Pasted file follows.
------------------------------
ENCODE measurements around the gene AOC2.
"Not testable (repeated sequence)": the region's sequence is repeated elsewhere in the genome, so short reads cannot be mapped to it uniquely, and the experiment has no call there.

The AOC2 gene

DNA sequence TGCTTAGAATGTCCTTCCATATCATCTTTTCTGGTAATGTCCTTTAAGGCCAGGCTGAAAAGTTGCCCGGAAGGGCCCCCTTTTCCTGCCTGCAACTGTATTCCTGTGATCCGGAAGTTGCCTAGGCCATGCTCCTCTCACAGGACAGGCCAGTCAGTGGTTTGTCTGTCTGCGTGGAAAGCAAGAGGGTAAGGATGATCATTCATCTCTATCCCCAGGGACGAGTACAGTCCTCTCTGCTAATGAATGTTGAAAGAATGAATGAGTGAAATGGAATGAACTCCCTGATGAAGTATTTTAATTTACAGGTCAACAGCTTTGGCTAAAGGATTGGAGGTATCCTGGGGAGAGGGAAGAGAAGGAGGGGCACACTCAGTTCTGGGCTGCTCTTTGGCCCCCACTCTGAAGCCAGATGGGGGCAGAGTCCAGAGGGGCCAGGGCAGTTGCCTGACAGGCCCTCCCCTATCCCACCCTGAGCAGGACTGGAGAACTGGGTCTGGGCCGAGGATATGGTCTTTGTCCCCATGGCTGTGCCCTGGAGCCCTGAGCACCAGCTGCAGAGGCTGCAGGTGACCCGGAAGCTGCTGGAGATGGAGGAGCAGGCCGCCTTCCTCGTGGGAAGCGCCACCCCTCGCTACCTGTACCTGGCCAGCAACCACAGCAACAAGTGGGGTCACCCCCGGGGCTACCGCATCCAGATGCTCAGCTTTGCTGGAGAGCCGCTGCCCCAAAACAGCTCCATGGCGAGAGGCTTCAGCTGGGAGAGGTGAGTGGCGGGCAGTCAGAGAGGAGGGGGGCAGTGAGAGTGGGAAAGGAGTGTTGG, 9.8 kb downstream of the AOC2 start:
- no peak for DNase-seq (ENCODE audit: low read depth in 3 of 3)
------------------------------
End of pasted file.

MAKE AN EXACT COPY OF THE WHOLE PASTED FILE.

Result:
ENCODE measurements around the gene AOC2.
"Not testable (repeated sequence)": the region's sequence is repeated elsewhere in the genome, so short reads cannot be mapped to it uniquely, and the experiment has no call there.

The AOC2 gene

DNA sequence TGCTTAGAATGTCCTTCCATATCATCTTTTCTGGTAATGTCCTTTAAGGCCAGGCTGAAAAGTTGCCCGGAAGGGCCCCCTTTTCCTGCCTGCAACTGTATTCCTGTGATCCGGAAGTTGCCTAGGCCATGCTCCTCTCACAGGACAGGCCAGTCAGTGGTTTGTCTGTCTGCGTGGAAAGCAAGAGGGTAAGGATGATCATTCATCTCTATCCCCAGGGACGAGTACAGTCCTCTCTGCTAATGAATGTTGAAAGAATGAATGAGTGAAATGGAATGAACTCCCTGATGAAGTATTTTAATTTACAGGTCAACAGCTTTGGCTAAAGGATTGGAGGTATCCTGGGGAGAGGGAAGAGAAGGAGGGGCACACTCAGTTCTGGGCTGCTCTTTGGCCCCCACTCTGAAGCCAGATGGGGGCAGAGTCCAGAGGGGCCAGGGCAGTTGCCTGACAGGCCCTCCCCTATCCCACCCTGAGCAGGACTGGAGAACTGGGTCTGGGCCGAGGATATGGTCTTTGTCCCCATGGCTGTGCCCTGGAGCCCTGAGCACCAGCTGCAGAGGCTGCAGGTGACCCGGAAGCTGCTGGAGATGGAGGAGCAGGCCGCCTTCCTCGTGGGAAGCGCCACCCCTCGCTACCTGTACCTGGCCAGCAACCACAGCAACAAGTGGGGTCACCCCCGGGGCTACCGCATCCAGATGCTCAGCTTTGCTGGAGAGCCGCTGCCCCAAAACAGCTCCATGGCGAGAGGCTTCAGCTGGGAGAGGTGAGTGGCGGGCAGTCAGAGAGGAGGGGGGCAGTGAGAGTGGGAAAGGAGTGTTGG, 9.8 kb downstream of the AOC2 start:
- no peak for DNase-seq (ENCODE audit: low read depth in 3 of 3)